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Repeal powers allowing PCSOs and police to demand your details

Comment 18th July 2010

For a long time, under most circumstances, unless under arrest, a person has not been required to provide their name and address. However now, section 50 of the Police Reform Act makes it an offence not to do so if the officer believes the person is, or has been, acting in an "anti-social manner".

This is clearly open to abuse and has been abused by officers to obtain a person's details, even when the person has not been acting in an "anti-social manner" (whatever that means) but they have, as is their right, refused to provide their details when requested.

Other parts of the Police Reform Act, such as Schedule 4, Part 1 section 2(2), make it an offence not to provide a PCSO with your details, when it would not be an offence to refuse to provide them to a police officer.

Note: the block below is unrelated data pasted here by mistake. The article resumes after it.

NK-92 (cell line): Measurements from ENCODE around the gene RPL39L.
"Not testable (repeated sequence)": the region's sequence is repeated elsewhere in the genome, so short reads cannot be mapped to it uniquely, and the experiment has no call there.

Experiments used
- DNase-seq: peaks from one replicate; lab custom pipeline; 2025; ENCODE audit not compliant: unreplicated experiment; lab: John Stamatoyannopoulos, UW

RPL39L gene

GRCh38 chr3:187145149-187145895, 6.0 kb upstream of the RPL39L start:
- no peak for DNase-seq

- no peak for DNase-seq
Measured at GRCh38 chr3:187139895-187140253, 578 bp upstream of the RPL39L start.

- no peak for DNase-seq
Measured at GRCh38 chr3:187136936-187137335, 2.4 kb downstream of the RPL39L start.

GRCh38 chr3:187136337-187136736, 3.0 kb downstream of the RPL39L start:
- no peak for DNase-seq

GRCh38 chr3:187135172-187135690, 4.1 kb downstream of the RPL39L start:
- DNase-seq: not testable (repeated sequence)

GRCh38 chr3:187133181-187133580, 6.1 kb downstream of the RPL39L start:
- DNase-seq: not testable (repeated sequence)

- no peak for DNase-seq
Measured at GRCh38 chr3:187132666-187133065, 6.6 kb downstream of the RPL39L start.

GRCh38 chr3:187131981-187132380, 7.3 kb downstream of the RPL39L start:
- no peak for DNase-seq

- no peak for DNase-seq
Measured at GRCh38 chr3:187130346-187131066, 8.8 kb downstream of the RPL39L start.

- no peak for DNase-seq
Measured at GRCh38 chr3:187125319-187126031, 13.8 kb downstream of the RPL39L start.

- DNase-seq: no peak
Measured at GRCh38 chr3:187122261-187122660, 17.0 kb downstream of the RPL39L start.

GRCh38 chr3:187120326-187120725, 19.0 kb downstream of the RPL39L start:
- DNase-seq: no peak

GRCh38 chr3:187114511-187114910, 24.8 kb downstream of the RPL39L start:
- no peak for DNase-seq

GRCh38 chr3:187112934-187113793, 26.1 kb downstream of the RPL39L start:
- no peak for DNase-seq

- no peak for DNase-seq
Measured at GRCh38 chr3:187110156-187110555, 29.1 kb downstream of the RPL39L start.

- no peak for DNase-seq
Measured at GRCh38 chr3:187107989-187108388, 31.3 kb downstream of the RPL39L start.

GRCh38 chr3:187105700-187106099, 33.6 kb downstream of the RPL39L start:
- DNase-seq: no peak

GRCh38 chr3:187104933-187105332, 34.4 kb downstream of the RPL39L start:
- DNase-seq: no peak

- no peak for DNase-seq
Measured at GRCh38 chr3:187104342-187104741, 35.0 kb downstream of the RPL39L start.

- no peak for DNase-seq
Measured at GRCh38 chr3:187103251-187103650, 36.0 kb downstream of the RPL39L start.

The situation is now far too confusing for a member of the public to know when they can and cannot refuse to provide their details. The relevant laws should be amended to restore a person's right to refuse, unless they have been arrested or accepted a Fixed Penalty Notice or agreed to any other similar procedure that allows them to accept guilt and punishment without having to go through the process of being arrested, although perhaps in such circumstances the police should still arrest the person, issue the FPN and then release them without taking them to a police station, which would allow for them to demand the person's details.

Why does this matter?

Because the right to withhold one's details unless under arrest is a long-standing and important right that has been undermined in recent years and the current system is a confusing mess for the public.


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